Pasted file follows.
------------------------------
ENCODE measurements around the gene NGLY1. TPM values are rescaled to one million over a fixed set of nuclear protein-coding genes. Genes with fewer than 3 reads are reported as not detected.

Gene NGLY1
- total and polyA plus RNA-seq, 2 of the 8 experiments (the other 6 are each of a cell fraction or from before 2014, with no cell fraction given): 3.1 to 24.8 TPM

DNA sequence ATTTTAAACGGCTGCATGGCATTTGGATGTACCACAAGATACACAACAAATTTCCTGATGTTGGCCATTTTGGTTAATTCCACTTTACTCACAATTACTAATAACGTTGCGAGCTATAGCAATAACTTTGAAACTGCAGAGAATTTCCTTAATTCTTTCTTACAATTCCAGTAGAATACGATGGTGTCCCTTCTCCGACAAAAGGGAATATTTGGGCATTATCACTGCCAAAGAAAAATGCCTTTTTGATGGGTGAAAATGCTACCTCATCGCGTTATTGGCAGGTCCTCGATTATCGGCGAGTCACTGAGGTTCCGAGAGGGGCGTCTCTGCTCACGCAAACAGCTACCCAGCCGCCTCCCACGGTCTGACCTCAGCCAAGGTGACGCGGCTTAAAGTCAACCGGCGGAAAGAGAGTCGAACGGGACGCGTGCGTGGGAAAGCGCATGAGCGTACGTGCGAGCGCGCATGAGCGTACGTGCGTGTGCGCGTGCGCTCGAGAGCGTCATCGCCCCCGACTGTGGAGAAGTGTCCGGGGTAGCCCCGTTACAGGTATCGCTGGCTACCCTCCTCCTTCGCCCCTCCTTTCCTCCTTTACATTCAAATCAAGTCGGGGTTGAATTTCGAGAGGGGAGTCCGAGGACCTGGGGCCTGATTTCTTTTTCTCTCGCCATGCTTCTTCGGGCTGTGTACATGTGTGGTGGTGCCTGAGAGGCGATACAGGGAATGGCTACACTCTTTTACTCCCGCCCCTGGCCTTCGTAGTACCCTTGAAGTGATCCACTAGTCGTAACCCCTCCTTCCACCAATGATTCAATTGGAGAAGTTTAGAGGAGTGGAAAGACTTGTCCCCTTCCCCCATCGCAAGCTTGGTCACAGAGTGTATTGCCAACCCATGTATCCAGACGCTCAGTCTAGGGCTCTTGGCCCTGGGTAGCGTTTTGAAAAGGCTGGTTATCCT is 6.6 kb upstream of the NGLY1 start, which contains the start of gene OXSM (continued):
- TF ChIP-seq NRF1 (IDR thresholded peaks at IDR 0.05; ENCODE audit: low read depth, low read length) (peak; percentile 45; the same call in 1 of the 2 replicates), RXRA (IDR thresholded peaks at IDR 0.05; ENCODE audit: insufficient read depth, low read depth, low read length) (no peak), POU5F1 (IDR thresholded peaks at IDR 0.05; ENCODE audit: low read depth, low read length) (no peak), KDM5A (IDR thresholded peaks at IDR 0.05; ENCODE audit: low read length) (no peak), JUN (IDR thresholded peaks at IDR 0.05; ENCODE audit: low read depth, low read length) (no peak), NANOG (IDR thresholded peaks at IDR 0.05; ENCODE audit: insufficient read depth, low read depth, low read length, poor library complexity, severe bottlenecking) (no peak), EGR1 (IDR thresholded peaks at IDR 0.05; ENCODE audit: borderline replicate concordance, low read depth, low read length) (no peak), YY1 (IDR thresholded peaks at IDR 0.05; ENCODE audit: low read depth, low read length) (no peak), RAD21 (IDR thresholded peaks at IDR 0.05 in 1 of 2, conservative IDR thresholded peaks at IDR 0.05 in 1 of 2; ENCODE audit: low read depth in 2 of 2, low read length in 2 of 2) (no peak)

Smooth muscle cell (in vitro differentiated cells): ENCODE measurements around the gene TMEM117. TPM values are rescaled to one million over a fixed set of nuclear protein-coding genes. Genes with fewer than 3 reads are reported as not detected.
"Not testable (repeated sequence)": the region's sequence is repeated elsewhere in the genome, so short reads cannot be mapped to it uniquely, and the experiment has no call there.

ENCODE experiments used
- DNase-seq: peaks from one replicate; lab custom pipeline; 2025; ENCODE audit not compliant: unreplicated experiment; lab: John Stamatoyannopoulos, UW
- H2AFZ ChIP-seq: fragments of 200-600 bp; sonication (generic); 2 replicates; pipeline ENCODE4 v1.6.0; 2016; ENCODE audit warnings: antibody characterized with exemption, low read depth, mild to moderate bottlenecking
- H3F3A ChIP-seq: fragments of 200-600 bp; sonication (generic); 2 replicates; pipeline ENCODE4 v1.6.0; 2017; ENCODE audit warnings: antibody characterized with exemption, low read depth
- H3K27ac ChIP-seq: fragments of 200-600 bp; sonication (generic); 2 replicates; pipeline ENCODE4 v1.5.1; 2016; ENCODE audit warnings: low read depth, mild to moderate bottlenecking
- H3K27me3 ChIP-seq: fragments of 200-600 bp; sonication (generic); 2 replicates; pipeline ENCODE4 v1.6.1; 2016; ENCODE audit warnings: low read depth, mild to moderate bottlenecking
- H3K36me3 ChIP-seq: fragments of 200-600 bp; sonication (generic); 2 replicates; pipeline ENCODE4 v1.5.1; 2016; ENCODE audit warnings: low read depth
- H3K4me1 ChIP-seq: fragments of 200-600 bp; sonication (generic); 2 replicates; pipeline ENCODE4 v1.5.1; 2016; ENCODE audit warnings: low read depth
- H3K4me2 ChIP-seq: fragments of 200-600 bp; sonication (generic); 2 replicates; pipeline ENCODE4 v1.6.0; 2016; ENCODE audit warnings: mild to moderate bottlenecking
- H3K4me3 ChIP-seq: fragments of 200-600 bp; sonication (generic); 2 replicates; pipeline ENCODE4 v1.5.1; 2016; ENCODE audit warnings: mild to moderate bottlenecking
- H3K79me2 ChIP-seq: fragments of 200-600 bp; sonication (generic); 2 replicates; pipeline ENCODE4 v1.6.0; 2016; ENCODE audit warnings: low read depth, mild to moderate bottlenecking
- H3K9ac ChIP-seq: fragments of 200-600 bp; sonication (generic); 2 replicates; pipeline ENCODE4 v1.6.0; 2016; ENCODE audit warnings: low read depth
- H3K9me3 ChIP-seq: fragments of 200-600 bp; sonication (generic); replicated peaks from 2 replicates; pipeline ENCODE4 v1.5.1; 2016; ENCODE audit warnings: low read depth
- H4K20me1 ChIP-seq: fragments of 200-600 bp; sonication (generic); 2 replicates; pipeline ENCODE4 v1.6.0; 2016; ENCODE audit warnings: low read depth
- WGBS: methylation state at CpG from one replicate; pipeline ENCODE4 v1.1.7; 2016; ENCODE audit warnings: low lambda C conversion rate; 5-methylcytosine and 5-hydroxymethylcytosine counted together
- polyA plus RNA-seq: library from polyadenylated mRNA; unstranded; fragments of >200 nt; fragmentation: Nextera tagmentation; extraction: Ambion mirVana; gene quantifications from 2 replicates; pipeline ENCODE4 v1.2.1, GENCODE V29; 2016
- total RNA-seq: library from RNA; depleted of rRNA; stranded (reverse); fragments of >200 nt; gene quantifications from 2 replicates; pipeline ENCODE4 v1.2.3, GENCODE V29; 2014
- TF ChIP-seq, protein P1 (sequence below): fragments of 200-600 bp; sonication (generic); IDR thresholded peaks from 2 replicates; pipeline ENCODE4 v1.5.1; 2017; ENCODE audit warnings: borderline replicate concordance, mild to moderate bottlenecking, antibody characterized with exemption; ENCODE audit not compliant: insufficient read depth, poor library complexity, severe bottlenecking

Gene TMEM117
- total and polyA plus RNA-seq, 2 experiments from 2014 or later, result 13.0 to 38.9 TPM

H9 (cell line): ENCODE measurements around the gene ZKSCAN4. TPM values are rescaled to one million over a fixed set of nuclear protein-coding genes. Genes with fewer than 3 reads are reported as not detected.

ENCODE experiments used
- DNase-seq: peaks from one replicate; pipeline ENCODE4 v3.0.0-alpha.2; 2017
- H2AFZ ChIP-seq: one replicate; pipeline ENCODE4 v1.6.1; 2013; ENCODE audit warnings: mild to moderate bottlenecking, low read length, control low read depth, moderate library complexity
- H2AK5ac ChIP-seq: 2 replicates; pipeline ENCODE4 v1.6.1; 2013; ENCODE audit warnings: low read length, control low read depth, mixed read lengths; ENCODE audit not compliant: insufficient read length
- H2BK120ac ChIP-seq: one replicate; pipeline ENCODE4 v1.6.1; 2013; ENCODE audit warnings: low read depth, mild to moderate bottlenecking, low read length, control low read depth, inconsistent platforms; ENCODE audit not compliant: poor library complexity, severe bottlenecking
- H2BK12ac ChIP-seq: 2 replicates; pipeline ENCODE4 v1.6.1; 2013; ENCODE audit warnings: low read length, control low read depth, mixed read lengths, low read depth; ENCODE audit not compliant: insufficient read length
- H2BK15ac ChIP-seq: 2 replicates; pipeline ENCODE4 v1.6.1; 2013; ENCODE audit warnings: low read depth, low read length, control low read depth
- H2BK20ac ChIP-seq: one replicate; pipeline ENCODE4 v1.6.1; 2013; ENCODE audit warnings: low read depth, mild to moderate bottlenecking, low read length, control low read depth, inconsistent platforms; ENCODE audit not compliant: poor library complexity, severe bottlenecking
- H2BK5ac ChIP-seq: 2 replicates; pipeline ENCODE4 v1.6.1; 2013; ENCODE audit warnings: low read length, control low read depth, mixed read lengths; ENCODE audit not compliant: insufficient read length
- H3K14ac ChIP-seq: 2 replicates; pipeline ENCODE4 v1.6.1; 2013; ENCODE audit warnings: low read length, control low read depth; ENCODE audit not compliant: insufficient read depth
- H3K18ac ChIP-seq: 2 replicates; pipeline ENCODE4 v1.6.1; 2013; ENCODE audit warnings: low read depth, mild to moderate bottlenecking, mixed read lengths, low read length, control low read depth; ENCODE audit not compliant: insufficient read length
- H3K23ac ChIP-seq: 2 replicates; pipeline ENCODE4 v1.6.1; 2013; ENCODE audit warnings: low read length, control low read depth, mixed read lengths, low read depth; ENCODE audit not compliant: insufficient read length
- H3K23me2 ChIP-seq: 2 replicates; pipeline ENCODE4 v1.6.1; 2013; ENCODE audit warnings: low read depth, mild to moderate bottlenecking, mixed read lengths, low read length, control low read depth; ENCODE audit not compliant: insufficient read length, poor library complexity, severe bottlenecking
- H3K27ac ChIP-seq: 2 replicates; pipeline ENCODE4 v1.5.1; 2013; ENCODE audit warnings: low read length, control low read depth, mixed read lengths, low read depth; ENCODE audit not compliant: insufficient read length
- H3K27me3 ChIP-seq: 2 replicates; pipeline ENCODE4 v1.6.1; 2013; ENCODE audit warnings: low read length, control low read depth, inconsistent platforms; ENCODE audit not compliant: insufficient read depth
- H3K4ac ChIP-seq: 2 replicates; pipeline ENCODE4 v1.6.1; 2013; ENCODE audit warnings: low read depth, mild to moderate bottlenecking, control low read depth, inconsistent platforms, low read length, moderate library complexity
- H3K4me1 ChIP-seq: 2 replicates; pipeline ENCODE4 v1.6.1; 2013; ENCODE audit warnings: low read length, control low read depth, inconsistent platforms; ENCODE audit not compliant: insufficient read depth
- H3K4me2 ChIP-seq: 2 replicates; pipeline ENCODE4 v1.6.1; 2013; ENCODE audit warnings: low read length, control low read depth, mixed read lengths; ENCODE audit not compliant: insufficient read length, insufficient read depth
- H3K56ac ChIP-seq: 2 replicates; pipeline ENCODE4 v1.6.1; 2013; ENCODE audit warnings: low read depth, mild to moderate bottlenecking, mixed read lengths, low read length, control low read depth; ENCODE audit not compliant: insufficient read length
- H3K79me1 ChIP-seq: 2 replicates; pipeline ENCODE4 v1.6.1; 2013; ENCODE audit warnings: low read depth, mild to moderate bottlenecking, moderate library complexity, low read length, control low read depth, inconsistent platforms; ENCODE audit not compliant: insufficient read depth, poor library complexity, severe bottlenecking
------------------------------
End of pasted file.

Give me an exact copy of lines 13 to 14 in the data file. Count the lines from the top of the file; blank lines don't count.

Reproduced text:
- H3K27me3 ChIP-seq: fragments of 200-600 bp; sonication (generic); 2 replicates; pipeline ENCODE4 v1.6.1; 2016; ENCODE audit warnings: low read depth, mild to moderate bottlenecking
- H3K36me3 ChIP-seq: fragments of 200-600 bp; sonication (generic); 2 replicates; pipeline ENCODE4 v1.5.1; 2016; ENCODE audit warnings: low read depth